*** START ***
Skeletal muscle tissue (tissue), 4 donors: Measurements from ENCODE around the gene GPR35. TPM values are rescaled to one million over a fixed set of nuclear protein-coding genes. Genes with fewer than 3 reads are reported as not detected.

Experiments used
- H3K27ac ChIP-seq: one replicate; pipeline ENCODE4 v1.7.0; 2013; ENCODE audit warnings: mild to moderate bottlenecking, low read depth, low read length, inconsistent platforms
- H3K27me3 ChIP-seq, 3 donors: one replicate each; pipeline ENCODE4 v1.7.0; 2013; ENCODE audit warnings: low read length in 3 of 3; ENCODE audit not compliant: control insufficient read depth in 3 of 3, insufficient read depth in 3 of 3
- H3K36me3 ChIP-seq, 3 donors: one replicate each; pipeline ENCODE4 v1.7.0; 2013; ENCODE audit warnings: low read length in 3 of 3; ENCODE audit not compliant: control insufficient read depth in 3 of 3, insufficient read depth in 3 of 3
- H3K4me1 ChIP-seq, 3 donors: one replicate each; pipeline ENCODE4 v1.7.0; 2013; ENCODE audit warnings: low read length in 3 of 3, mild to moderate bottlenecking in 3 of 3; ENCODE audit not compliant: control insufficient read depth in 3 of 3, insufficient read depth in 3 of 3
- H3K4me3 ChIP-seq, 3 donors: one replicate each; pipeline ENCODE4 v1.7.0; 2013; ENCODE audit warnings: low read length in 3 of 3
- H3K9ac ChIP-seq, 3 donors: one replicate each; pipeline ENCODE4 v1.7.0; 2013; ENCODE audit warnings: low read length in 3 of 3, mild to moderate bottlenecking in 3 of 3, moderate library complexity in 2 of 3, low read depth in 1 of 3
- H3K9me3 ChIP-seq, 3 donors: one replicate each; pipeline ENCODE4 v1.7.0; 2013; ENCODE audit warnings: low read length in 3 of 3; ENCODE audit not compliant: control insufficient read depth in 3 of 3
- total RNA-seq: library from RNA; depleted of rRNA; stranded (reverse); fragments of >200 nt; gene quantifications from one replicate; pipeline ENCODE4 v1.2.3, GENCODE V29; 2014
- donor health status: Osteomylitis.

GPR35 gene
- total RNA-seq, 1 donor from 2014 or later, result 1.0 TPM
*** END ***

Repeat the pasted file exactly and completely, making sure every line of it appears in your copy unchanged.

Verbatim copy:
Skeletal muscle tissue (tissue), 4 donors: Measurements from ENCODE around the gene GPR35. TPM values are rescaled to one million over a fixed set of nuclear protein-coding genes. Genes with fewer than 3 reads are reported as not detected.

Experiments used
- H3K27ac ChIP-seq: one replicate; pipeline ENCODE4 v1.7.0; 2013; ENCODE audit warnings: mild to moderate bottlenecking, low read depth, low read length, inconsistent platforms
- H3K27me3 ChIP-seq, 3 donors: one replicate each; pipeline ENCODE4 v1.7.0; 2013; ENCODE audit warnings: low read length in 3 of 3; ENCODE audit not compliant: control insufficient read depth in 3 of 3, insufficient read depth in 3 of 3
- H3K36me3 ChIP-seq, 3 donors: one replicate each; pipeline ENCODE4 v1.7.0; 2013; ENCODE audit warnings: low read length in 3 of 3; ENCODE audit not compliant: control insufficient read depth in 3 of 3, insufficient read depth in 3 of 3
- H3K4me1 ChIP-seq, 3 donors: one replicate each; pipeline ENCODE4 v1.7.0; 2013; ENCODE audit warnings: low read length in 3 of 3, mild to moderate bottlenecking in 3 of 3; ENCODE audit not compliant: control insufficient read depth in 3 of 3, insufficient read depth in 3 of 3
- H3K4me3 ChIP-seq, 3 donors: one replicate each; pipeline ENCODE4 v1.7.0; 2013; ENCODE audit warnings: low read length in 3 of 3
- H3K9ac ChIP-seq, 3 donors: one replicate each; pipeline ENCODE4 v1.7.0; 2013; ENCODE audit warnings: low read length in 3 of 3, mild to moderate bottlenecking in 3 of 3, moderate library complexity in 2 of 3, low read depth in 1 of 3
- H3K9me3 ChIP-seq, 3 donors: one replicate each; pipeline ENCODE4 v1.7.0; 2013; ENCODE audit warnings: low read length in 3 of 3; ENCODE audit not compliant: control insufficient read depth in 3 of 3
- total RNA-seq: library from RNA; depleted of rRNA; stranded (reverse); fragments of >200 nt; gene quantifications from one replicate; pipeline ENCODE4 v1.2.3, GENCODE V29; 2014
- donor health status: Osteomylitis.

GPR35 gene
- total RNA-seq, 1 donor from 2014 or later, result 1.0 TPM